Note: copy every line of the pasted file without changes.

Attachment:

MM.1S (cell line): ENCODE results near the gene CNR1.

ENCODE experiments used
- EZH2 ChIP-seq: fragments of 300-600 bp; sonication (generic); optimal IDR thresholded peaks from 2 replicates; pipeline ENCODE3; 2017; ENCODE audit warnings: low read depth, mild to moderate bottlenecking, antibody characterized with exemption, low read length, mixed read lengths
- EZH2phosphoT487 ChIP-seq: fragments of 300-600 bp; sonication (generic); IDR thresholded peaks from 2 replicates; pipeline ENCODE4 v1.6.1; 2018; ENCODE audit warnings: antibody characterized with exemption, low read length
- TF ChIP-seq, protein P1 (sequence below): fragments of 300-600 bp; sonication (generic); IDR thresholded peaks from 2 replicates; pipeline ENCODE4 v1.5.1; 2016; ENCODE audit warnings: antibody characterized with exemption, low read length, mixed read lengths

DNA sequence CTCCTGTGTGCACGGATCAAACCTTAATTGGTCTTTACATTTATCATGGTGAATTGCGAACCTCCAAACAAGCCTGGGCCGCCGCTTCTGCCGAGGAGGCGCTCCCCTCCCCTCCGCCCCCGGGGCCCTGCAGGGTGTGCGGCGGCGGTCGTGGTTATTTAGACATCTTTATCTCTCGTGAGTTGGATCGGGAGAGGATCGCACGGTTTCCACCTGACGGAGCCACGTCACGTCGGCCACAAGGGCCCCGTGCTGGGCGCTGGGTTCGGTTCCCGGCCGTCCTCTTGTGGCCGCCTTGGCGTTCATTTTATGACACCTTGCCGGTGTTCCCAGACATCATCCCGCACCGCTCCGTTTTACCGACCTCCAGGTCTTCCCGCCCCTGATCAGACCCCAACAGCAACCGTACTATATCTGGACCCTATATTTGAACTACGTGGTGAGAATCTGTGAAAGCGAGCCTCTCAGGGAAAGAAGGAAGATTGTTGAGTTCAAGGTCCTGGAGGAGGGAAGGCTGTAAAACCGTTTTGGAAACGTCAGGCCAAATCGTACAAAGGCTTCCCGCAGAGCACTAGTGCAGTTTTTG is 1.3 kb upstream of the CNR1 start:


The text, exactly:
MM.1S (cell line): ENCODE results near the gene CNR1.

ENCODE experiments used
- EZH2 ChIP-seq: fragments of 300-600 bp; sonication (generic); optimal IDR thresholded peaks from 2 replicates; pipeline ENCODE3; 2017; ENCODE audit warnings: low read depth, mild to moderate bottlenecking, antibody characterized with exemption, low read length, mixed read lengths
- EZH2phosphoT487 ChIP-seq: fragments of 300-600 bp; sonication (generic); IDR thresholded peaks from 2 replicates; pipeline ENCODE4 v1.6.1; 2018; ENCODE audit warnings: antibody characterized with exemption, low read length
- TF ChIP-seq, protein P1 (sequence below): fragments of 300-600 bp; sonication (generic); IDR thresholded peaks from 2 replicates; pipeline ENCODE4 v1.5.1; 2016; ENCODE audit warnings: antibody characterized with exemption, low read length, mixed read lengths

DNA sequence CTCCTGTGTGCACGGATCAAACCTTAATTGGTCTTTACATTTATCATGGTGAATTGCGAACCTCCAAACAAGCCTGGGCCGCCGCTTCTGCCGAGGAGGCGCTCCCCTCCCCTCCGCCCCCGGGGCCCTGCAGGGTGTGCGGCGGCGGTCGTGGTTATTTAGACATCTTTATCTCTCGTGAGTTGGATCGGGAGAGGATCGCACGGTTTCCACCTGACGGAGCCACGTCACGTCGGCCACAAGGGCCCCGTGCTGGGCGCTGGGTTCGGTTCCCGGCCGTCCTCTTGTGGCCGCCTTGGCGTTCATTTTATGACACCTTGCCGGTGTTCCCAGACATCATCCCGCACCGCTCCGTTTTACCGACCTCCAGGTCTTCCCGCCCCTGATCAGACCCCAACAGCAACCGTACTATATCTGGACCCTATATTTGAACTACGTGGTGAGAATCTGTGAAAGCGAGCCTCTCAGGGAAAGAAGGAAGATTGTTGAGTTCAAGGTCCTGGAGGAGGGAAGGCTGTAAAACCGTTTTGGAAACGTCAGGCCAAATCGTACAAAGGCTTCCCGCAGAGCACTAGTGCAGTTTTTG is 1.3 kb upstream of the CNR1 start: